The good news is that heating in the home will not been restricted: “Orders to limit the use of domestic heating, seem to be unenforceable, even if we took the undesirable step of taking powers of forceable entry into people’s homes. But the importance of savings on the domestic front makes it essential that there should be further appeals for voluntary co-operation in the home

Even parliament were not excused from the restrictions:

“THE LORD PRESIDENT OF THE COUNCIL said that in the interests of electricity saving, and in order to ease the travelling problems of Members and of Parliamentary staff, it was desirable to consider proposing some temporary changes in Parliamentary hours.”

At a cabinet meeting on 24th January 1974, with the industrial action entering its 4th week, the cabinet discussed the possibilities of relaxing the electricity restriction and returning to a five-day week. It was strongly argued that the restriction could not be endured much longer and “many companies, large and small, would soon be in difficulties, and this could have wide repercussions throughout the economy.”

However the government didn’t want to appear they were relenting to pressure from the National Union of Mineworkers (NUM).

“Relaxation now, would be seen as a sign of weakness on the part of the Government: the miners would be encouraged in their resolve, since a relaxation would be taken as firm evidence that the economy could not stand a three-day week and that the Government, rather than impose even harsher measures, would quickly settle with them. Public opinion would almost certainly see relaxation in face of the risk of a strike as an act of great imprudence.”

No decision was made by the Cabinet at that meeting and on 7 February, Heath called an election for 28 February. [2]

On 10 February, the miners went on strike and the three-day week continued. The general election resulted in a hung parliament. Labour formed a minority government and brought and end to the strike and the three-day week in March.

Private Eye Cover Feb 1974

Private Eye Cover Feb 1974

Meanwhile, the newly formed Northern Ireland Assembly with a power-sharing executive made up of unionists and nationalists was dissolved. The government re-established direct rule over Northern Ireland  after declaring a state of emergency.

The Irish Republican Army (IRA) continued its campaign of violence with extensive bombings on the British Mainland. In June, a bomb exploded at the Houses of Parliament in London.

In October, the Provisional IRA (a sub-group of the IRA) planted bombs in pubs in Guildford frequented by British Army Personnel, killing 5 people. In the following month, 21 people were killed and many others injured in the Birmingham pub bombings. 

A second general election was called in October and resulted in a narrow victory for Harold Wilson, giving Labour a majority of three seats.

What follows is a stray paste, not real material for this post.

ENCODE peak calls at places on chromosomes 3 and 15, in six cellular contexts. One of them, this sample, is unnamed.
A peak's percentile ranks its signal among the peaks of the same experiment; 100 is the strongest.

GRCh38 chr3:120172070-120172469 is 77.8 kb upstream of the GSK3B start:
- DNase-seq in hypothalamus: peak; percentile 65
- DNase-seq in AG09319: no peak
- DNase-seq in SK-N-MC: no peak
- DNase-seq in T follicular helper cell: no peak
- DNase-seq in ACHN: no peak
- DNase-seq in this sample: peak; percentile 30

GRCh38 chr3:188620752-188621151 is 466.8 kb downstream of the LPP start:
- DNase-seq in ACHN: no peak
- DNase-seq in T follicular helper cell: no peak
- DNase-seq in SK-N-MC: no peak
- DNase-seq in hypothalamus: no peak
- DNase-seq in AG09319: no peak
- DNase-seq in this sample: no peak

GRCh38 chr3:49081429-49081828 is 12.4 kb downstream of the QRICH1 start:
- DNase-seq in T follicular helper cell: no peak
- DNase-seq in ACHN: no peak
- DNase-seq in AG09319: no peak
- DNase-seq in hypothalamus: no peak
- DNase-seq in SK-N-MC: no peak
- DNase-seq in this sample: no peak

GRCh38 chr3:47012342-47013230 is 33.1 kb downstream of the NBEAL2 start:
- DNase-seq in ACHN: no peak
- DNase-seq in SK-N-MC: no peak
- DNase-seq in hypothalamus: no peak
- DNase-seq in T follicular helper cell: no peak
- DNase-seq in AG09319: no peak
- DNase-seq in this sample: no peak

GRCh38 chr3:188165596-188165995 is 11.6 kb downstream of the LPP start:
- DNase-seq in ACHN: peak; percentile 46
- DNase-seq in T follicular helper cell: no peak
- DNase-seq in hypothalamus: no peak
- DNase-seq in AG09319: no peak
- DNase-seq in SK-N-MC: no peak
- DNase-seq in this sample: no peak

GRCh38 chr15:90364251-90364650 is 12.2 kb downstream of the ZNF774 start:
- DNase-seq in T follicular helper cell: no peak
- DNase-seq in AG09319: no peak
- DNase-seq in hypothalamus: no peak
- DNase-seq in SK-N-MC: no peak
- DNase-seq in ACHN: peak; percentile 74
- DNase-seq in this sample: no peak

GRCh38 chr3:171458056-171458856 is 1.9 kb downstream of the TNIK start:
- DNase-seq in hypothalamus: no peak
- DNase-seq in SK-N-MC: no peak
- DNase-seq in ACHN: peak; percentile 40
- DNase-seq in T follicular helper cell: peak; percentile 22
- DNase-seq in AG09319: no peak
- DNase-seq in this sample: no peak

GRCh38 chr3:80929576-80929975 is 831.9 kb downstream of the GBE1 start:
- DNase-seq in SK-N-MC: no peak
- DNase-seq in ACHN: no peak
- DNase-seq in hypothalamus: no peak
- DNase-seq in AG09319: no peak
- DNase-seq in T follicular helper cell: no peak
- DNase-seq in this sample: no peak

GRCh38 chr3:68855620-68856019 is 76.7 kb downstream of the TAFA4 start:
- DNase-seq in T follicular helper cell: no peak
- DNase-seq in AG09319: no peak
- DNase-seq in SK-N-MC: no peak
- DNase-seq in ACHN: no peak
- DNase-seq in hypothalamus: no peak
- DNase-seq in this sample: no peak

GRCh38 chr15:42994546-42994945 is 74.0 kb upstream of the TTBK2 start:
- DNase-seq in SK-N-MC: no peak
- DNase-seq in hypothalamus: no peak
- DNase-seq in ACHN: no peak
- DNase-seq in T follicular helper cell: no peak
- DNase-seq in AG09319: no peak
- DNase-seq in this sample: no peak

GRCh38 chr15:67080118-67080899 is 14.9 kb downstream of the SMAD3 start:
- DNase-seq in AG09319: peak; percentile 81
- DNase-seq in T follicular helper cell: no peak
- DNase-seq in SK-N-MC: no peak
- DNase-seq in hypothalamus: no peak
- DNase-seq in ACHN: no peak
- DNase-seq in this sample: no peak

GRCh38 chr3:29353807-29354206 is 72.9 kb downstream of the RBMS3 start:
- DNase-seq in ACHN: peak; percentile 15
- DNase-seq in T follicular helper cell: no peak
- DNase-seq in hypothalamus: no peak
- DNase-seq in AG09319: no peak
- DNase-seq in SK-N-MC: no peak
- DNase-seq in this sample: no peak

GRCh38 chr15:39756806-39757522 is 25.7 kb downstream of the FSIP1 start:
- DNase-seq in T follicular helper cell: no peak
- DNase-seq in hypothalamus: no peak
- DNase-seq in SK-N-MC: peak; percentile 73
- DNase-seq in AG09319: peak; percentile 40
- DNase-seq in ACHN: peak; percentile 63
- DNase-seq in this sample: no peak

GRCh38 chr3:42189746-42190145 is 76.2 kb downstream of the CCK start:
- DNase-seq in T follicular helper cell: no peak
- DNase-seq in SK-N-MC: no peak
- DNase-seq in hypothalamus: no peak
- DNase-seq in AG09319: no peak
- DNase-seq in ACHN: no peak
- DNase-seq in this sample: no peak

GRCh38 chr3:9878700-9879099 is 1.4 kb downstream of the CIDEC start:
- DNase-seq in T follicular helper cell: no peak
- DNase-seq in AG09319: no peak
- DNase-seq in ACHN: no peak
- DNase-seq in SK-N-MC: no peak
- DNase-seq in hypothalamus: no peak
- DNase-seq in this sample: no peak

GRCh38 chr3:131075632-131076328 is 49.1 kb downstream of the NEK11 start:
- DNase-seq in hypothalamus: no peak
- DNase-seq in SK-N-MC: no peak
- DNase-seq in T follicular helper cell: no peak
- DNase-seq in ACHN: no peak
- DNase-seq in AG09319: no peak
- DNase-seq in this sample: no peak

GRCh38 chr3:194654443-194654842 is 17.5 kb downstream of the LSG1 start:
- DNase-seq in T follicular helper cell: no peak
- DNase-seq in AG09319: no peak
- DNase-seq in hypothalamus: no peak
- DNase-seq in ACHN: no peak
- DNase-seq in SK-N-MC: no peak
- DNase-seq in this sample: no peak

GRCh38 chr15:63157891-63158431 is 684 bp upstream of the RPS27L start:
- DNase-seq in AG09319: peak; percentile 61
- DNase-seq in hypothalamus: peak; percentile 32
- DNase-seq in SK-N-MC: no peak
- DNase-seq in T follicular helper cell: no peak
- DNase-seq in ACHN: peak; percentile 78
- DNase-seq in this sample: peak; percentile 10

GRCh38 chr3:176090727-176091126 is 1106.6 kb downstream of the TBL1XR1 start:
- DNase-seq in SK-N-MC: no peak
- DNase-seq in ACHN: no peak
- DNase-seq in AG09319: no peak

I’m not been very adventurous with my clothing choice today and have just gone for my Burda dress and purple shirt, just like Saturday’s (1972) outfit.

I did try today to make a pack lunch improvement. I bought some ryvita and took the remains of the Avocado chilled soup and the cottage cheese to use as dips. I do seem to remember that ryvita was a definitely beloved of dieters in the seventies, which might explain why it really wasn’t a filling lunch.


Packed Lunch

This evening, we are experiencing a power cut. We’re eating our dinner by candlelight [3]. But we’re all cheered up by the Eurovision Song Contest which is held in Brighton this year. It was won by the Swedish group ABBA with their song “Waterloo”.

Abba Eurovision

Abba performing Waterloo at the Eurovision Song Contest

[1] Cabinet meeting 3rd December 1973

[2] Cabinet meeting 5th February 1974

[3] A collection of photos from 1974 with employees working by candlelight and queuing for bread



Sewing The Seventies: 1972

I was browsing through twentieth-century history books on the internet the other day and I was struck by how pessimistic the titles of the books on the 1970s are; When the Lights Went Out, Mad As Hell and State of Emergency: The Way We Were: Britain. All the book titles shout gloom and chaos. Compare these to the positive titles for the surrounding decades – Never Had It So Good (the 1960s), or Promised You a Miracle: Why 1980-82 Made Modern Britain. The next few years in the seventies are going to be rather turbulent.

One of the most significant events of “The Troubles”, the name given to the conflict in Northern Ireland, which started in the late 1960s occurs in 1972. On 30 January, British soldiers shot unarmed civilians during a peaceful protest march in Derry. Fourteen people died. Many of the victims were shot while fleeing from the soldiers and some were shot while trying to help the wounded. It was the highest number of people killed in a single shooting incident during the conflict. As reported by Mr Michael Canavan of the Derry Citizens’ Central Council at the time “It was impossible to say who fired first. Personally I am sure it was the army, but it doesn’t really matter. What was so terrible and so tragic was that the soldiers fired into a huge crowd of people, and fired indiscriminately at that. The death toll must show us that their firing was indiscriminate.” [1]